# Iterables: list, dict, tuple, and set

## Iterables, order, and mutability

In Python, an *iterable* object (or simply an *iterable*) is a collection of elements that you can loop (or *iterate*) through one element at a time. Simply put, an iterable is a list-like object. There are many kinds of iterables, which differ in many ways, including whether they are ordered and mutable:

- An iterable is
*ordered*if you can retrieve its elements in a*predictable order* - An iterable is
*mutable*if you can change which elements it contains

Python has four built-in iterable types: `list`

, `dict`

, `tuple`

, and `set`

## list: an ordered, mutable collection of elements

A `list`

consists of zero or more other elements in a fixed order. The elements of a `list`

can be anything, such a numbers (`int`

), strings (`str`

), and even other `list`

s. Different elements from the same `list`

can have different types.

A `list`

is defined as a comma-separated list of values between square brackets:

```
prime_numbers = [1, 3, 5, 7, 11]
print(prime_numbers)
```

**Output:**

```
[1, 3, 5, 7, 11]
```

### Getting a single element (indexing)

To get a single element from a `list`

, use the *index* (position) of the element, where `0`

is the first element, `1`

is the second element, etc. That is, Python uses zero-based indexing. You can also count from the end of the `list`

by using a negative index, where `-1`

is the last element, `-2`

, is the second-to-last element, etc.

```
print('Prime at index 0: {0}'.format(prime_numbers[0]))
print('Prime at index 1: {0}'.format(prime_numbers[1]))
print('Prime at index -4: {0}'.format(prime_numbers[-4]))
```

**Output:**

```
Prime at index 0: 1
Prime at index 1: 3
Prime at index -4: 3
```

### Getting a range of elements (slicing)

You can also get multiple elements from a `list`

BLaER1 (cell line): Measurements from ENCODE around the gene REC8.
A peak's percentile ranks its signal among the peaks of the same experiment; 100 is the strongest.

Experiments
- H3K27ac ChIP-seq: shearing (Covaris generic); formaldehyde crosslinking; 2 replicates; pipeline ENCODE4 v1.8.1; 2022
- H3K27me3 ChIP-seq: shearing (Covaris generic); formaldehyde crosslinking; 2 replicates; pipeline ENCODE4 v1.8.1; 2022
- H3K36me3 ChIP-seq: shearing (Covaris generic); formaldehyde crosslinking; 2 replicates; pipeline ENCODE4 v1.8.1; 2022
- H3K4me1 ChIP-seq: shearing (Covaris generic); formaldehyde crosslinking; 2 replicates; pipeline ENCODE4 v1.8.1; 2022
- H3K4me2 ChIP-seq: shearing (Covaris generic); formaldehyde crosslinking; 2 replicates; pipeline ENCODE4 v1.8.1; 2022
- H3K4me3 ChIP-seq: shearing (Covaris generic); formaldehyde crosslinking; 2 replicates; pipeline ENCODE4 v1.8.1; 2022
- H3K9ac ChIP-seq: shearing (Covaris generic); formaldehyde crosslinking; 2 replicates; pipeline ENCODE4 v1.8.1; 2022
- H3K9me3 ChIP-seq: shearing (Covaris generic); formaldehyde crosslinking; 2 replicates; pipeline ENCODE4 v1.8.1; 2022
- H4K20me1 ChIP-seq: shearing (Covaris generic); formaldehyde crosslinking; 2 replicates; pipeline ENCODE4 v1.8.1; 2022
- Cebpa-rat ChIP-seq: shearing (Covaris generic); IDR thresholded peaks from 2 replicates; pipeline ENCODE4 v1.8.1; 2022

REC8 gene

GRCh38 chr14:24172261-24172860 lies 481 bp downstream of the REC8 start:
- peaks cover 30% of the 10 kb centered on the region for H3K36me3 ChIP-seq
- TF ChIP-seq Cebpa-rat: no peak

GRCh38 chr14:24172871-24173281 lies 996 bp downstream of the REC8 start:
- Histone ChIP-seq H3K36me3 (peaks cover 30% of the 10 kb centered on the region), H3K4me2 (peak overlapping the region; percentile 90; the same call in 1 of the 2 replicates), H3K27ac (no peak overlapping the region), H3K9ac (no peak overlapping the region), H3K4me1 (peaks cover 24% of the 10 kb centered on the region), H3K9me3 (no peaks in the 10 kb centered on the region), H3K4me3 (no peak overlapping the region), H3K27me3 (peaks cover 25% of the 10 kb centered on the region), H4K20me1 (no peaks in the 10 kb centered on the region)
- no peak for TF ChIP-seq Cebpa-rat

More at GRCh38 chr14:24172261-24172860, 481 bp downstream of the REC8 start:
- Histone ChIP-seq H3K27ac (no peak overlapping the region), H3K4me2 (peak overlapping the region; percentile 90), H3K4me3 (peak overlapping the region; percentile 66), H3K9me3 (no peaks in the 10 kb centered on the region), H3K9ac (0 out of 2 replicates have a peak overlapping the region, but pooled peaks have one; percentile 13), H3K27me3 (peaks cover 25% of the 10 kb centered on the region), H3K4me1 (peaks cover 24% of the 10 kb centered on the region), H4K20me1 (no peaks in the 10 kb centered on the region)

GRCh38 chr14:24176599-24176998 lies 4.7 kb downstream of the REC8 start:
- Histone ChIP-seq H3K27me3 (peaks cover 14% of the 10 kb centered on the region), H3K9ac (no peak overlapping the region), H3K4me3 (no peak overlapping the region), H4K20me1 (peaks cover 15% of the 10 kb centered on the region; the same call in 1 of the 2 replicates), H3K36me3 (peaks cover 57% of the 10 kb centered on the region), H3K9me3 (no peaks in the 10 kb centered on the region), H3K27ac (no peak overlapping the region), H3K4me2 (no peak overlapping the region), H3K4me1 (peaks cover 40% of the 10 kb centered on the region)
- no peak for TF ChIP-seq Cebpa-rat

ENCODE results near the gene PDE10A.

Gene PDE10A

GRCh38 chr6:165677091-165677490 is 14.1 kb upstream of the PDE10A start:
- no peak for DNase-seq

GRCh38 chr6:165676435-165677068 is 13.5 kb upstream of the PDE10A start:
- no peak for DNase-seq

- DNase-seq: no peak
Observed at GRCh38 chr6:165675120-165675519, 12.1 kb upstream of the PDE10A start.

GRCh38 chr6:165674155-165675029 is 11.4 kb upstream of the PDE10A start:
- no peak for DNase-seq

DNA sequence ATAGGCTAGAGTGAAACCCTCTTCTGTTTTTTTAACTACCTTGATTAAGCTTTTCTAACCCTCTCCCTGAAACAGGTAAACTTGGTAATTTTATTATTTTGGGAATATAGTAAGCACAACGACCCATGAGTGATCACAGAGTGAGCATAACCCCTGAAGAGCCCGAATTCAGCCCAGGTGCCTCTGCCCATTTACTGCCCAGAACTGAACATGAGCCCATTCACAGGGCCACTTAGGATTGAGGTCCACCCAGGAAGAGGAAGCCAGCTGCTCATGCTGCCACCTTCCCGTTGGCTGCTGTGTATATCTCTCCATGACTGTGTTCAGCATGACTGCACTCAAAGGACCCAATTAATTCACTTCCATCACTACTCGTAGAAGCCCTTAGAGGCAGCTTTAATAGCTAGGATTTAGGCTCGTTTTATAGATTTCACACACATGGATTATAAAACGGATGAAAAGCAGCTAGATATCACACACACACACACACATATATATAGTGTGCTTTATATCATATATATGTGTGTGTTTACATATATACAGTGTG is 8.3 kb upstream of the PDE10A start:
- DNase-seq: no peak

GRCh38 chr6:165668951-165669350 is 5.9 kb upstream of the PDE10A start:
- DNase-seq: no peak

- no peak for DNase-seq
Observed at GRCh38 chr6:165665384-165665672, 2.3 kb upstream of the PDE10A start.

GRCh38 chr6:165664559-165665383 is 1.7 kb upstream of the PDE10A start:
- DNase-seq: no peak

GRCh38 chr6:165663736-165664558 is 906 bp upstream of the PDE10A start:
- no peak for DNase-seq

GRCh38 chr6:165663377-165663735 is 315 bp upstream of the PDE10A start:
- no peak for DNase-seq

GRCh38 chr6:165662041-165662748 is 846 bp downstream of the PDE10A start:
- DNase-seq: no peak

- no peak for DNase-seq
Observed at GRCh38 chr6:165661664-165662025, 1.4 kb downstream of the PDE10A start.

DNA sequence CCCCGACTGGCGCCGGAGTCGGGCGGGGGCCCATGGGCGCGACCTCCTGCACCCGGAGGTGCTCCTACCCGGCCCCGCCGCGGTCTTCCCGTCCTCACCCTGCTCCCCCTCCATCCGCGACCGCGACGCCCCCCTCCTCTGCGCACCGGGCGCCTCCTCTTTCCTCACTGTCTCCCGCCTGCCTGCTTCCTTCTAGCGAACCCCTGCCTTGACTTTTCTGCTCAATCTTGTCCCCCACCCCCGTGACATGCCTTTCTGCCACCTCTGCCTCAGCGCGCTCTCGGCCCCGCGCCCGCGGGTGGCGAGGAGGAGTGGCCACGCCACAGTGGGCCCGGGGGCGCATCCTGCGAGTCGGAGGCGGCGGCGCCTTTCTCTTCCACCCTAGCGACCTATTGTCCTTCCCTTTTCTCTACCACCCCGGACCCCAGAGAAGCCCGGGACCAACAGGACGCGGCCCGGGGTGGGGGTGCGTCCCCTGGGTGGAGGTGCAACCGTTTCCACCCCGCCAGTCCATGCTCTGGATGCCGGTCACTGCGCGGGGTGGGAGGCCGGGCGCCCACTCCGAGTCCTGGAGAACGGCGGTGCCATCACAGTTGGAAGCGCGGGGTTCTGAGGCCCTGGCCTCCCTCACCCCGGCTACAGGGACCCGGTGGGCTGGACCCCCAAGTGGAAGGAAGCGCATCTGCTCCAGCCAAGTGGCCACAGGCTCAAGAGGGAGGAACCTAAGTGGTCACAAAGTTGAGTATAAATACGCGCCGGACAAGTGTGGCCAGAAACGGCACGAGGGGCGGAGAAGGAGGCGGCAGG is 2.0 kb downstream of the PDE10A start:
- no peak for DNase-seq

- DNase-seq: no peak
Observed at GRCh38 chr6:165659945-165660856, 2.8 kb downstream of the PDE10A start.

by specifying a *slice*.

```
from_index = 0
to_index = 6 # Non-inclusive, so until and including 4 (but not 5)!
in_steps_of = 3
print(prime_numbers[from_index:to_index:in_steps_of])
```

**Output:**

```
[1, 7]
```

All the parts of a slice are optional, and fall back to the start of the list (for `from_index`

), the end of the list (for `to_index`

), and steps of 1. So you can get the first two prime numbers by only specifying the `to_index`

, like this:

```
print(prime_numbers[:2])
```

**Output:**

```
[1, 3]
```

A common way to create a copy of a list to get the *full slice*. (This is equivalent to `list.copy()`

in Python 3.)

```
my_copy = prime_numbers[:]
```

### len(): counting the number of elements

`len()`

counts how many elements there are in a `list`

, or more generally in any iterable that has a length. (Some special iterables have no length, for example because they correspond to an infinite series. However, all iterables that we consider here have a length.)

```
n = len(prime_numbers)
print('We have defined {0} prime numbers'.format(n))
```

**Output:**

```
We have defined 5 prime numbers
```

### in: checking whether an iterable contains an element

Python has a special operator, `in`

, to check whether an element is part of a `list`

or another iterable.

```
if 3 in prime_numbers:
print('Three is prime')
```

**Output:**

```
Three is prime
```

### Modifying a list

A `list`

has several common functions for adding or removing elements:

`list.append(element)`

adds an element to the end`list.insert(index, element)`

inserts an element at position`index`

`element = list.pop()`

removes the last element from the list and returns it

```
prime_numbers = []
prime_numbers.append(1)
prime_numbers.append(3) # Etc.
print(prime_numbers)
```

**Output:**

```
[1, 3]
```

For an overview of `list`

functions, see:

## dict: an unordered, mutable collection of key-value pairs

A `dict`

consists of zero or more key-value pairs. That is, each element of a `dict`